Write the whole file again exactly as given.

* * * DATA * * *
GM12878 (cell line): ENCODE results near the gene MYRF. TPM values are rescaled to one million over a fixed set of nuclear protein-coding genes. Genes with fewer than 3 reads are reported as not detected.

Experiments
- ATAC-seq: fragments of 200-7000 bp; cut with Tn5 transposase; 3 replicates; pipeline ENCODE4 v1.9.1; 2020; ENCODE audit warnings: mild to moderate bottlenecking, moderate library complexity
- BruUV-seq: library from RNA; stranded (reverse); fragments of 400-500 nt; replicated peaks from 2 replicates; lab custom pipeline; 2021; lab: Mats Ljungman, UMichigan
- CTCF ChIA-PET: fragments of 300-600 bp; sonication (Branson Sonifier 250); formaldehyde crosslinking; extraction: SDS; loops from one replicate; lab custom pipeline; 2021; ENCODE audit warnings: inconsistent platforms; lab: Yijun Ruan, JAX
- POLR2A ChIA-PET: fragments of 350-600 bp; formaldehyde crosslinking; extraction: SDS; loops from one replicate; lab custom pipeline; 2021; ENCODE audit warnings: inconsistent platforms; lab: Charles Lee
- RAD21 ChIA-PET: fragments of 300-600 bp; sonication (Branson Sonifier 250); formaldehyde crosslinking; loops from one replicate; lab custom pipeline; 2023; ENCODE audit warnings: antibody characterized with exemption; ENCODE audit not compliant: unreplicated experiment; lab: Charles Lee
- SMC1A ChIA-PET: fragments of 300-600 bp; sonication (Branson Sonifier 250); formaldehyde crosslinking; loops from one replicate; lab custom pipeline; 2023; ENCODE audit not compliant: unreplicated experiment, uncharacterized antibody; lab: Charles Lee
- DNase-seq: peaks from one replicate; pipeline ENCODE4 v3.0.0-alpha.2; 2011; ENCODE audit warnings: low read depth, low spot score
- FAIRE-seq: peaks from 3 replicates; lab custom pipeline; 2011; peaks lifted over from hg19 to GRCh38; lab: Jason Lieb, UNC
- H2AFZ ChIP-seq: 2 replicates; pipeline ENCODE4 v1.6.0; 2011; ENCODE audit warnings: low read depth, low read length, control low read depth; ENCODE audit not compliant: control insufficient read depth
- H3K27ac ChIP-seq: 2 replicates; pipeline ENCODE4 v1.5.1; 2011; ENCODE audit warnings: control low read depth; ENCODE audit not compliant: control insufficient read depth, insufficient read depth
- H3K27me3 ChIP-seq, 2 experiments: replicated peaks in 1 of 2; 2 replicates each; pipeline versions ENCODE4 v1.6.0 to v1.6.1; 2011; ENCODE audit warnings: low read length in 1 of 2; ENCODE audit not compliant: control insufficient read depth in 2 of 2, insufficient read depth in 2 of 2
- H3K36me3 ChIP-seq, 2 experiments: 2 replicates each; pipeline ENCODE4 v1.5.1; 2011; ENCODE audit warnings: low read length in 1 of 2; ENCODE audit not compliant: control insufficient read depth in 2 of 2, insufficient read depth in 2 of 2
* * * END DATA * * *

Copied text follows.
GM12878 (cell line): ENCODE results near the gene MYRF. TPM values are rescaled to one million over a fixed set of nuclear protein-coding genes. Genes with fewer than 3 reads are reported as not detected.

Experiments
- ATAC-seq: fragments of 200-7000 bp; cut with Tn5 transposase; 3 replicates; pipeline ENCODE4 v1.9.1; 2020; ENCODE audit warnings: mild to moderate bottlenecking, moderate library complexity
- BruUV-seq: library from RNA; stranded (reverse); fragments of 400-500 nt; replicated peaks from 2 replicates; lab custom pipeline; 2021; lab: Mats Ljungman, UMichigan
- CTCF ChIA-PET: fragments of 300-600 bp; sonication (Branson Sonifier 250); formaldehyde crosslinking; extraction: SDS; loops from one replicate; lab custom pipeline; 2021; ENCODE audit warnings: inconsistent platforms; lab: Yijun Ruan, JAX
- POLR2A ChIA-PET: fragments of 350-600 bp; formaldehyde crosslinking; extraction: SDS; loops from one replicate; lab custom pipeline; 2021; ENCODE audit warnings: inconsistent platforms; lab: Charles Lee
- RAD21 ChIA-PET: fragments of 300-600 bp; sonication (Branson Sonifier 250); formaldehyde crosslinking; loops from one replicate; lab custom pipeline; 2023; ENCODE audit warnings: antibody characterized with exemption; ENCODE audit not compliant: unreplicated experiment; lab: Charles Lee
- SMC1A ChIA-PET: fragments of 300-600 bp; sonication (Branson Sonifier 250); formaldehyde crosslinking; loops from one replicate; lab custom pipeline; 2023; ENCODE audit not compliant: unreplicated experiment, uncharacterized antibody; lab: Charles Lee
- DNase-seq: peaks from one replicate; pipeline ENCODE4 v3.0.0-alpha.2; 2011; ENCODE audit warnings: low read depth, low spot score
- FAIRE-seq: peaks from 3 replicates; lab custom pipeline; 2011; peaks lifted over from hg19 to GRCh38; lab: Jason Lieb, UNC
- H2AFZ ChIP-seq: 2 replicates; pipeline ENCODE4 v1.6.0; 2011; ENCODE audit warnings: low read depth, low read length, control low read depth; ENCODE audit not compliant: control insufficient read depth
- H3K27ac ChIP-seq: 2 replicates; pipeline ENCODE4 v1.5.1; 2011; ENCODE audit warnings: control low read depth; ENCODE audit not compliant: control insufficient read depth, insufficient read depth
- H3K27me3 ChIP-seq, 2 experiments: replicated peaks in 1 of 2; 2 replicates each; pipeline versions ENCODE4 v1.6.0 to v1.6.1; 2011; ENCODE audit warnings: low read length in 1 of 2; ENCODE audit not compliant: control insufficient read depth in 2 of 2, insufficient read depth in 2 of 2
- H3K36me3 ChIP-seq, 2 experiments: 2 replicates each; pipeline ENCODE4 v1.5.1; 2011; ENCODE audit warnings: low read length in 1 of 2; ENCODE audit not compliant: control insufficient read depth in 2 of 2, insufficient read depth in 2 of 2